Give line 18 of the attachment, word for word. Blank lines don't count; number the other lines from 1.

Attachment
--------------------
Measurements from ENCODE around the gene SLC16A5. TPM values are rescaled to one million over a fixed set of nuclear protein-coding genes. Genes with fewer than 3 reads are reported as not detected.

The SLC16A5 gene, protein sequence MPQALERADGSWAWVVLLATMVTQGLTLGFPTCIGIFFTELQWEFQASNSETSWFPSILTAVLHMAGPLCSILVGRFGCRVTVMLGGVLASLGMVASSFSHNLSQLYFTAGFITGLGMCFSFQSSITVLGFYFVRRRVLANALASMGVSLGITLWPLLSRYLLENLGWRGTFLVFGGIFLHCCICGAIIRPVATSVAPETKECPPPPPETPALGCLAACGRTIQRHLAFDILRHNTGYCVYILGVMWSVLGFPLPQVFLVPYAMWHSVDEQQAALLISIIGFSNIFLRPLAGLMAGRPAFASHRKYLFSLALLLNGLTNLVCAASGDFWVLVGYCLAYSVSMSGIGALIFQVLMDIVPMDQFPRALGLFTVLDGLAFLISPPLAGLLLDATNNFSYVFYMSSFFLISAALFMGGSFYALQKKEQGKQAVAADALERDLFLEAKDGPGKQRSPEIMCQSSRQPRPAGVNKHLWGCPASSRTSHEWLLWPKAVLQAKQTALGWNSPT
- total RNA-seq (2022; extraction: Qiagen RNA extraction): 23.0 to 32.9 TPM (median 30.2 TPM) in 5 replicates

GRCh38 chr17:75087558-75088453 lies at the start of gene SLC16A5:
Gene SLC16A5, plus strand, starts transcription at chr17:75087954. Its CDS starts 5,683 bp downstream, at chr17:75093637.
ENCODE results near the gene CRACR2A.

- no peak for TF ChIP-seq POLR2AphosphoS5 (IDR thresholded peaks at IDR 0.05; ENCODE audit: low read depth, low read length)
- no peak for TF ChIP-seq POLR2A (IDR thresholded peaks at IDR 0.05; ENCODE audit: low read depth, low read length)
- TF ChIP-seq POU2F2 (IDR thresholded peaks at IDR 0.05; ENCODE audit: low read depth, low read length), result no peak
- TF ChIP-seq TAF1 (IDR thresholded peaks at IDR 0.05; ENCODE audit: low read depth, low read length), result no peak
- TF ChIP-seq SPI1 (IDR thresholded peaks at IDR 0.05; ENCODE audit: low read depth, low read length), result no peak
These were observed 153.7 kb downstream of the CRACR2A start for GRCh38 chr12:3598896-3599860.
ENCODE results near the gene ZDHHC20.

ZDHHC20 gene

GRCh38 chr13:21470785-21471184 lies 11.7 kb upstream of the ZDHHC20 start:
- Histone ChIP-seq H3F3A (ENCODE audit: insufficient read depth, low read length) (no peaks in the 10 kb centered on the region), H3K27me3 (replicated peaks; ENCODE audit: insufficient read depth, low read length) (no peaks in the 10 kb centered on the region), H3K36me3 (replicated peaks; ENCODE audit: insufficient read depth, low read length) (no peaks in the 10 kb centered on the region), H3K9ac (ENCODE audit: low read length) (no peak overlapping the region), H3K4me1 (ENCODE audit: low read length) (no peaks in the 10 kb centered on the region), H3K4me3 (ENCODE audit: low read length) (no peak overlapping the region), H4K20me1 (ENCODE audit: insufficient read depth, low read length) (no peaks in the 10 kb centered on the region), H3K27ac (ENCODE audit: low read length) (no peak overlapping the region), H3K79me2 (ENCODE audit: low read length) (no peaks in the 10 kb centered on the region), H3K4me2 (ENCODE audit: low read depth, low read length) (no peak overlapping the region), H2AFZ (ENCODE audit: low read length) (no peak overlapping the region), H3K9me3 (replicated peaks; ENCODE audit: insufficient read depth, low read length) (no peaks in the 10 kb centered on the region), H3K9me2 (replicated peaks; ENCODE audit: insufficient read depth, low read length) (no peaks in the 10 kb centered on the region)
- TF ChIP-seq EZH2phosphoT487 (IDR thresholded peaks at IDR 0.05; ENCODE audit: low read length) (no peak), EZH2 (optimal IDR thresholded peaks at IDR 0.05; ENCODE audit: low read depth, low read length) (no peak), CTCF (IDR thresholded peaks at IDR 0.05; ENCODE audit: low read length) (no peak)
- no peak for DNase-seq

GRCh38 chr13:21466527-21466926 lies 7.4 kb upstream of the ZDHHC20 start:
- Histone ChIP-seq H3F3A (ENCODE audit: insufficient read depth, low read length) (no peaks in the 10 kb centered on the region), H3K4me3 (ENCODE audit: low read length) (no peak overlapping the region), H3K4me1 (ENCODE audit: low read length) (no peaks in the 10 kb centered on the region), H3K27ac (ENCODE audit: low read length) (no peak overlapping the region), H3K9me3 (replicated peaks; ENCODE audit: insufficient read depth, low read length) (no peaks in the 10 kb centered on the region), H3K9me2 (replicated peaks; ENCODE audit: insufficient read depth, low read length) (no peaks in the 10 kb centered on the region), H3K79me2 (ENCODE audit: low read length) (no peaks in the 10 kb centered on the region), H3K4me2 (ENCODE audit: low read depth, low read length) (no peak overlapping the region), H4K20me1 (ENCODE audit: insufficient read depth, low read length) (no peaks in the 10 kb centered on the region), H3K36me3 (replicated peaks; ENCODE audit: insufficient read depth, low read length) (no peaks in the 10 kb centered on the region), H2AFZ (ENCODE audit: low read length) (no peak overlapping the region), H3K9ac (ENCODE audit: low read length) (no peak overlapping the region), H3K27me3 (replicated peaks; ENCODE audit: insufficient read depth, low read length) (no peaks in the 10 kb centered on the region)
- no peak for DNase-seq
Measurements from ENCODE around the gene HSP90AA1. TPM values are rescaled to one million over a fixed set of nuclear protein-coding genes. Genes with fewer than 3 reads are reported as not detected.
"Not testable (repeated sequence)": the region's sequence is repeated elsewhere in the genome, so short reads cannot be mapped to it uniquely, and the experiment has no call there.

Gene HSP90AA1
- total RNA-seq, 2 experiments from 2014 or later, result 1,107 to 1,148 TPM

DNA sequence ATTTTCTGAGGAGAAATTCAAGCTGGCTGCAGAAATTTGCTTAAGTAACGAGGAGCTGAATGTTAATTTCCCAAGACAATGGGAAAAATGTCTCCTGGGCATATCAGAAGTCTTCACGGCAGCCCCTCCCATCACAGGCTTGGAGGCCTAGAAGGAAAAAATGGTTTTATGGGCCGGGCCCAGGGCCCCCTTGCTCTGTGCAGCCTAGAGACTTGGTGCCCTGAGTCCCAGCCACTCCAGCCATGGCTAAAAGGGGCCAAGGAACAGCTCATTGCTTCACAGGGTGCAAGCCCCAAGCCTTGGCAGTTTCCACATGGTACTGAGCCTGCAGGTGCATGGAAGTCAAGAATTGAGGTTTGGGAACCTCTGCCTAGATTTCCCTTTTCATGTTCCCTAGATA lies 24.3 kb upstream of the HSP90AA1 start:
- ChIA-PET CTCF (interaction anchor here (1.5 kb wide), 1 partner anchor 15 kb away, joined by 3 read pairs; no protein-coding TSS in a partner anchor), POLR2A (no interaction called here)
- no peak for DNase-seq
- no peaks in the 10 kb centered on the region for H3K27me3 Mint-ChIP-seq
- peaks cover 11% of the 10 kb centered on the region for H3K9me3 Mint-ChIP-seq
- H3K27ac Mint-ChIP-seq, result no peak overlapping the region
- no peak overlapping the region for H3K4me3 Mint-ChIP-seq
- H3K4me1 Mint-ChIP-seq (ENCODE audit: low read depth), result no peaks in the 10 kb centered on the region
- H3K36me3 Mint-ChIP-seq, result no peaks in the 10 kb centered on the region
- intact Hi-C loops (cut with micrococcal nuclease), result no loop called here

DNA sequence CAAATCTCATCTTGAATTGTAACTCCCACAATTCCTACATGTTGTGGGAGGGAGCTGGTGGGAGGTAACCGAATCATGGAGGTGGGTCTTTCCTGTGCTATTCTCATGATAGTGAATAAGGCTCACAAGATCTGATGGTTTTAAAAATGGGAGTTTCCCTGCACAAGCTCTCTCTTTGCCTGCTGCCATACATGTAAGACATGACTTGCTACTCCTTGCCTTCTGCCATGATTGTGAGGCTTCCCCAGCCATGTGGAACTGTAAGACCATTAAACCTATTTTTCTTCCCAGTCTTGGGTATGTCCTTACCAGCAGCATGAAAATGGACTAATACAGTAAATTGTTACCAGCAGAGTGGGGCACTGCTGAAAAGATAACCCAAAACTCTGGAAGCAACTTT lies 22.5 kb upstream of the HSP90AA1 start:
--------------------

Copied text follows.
- no peak for DNase-seq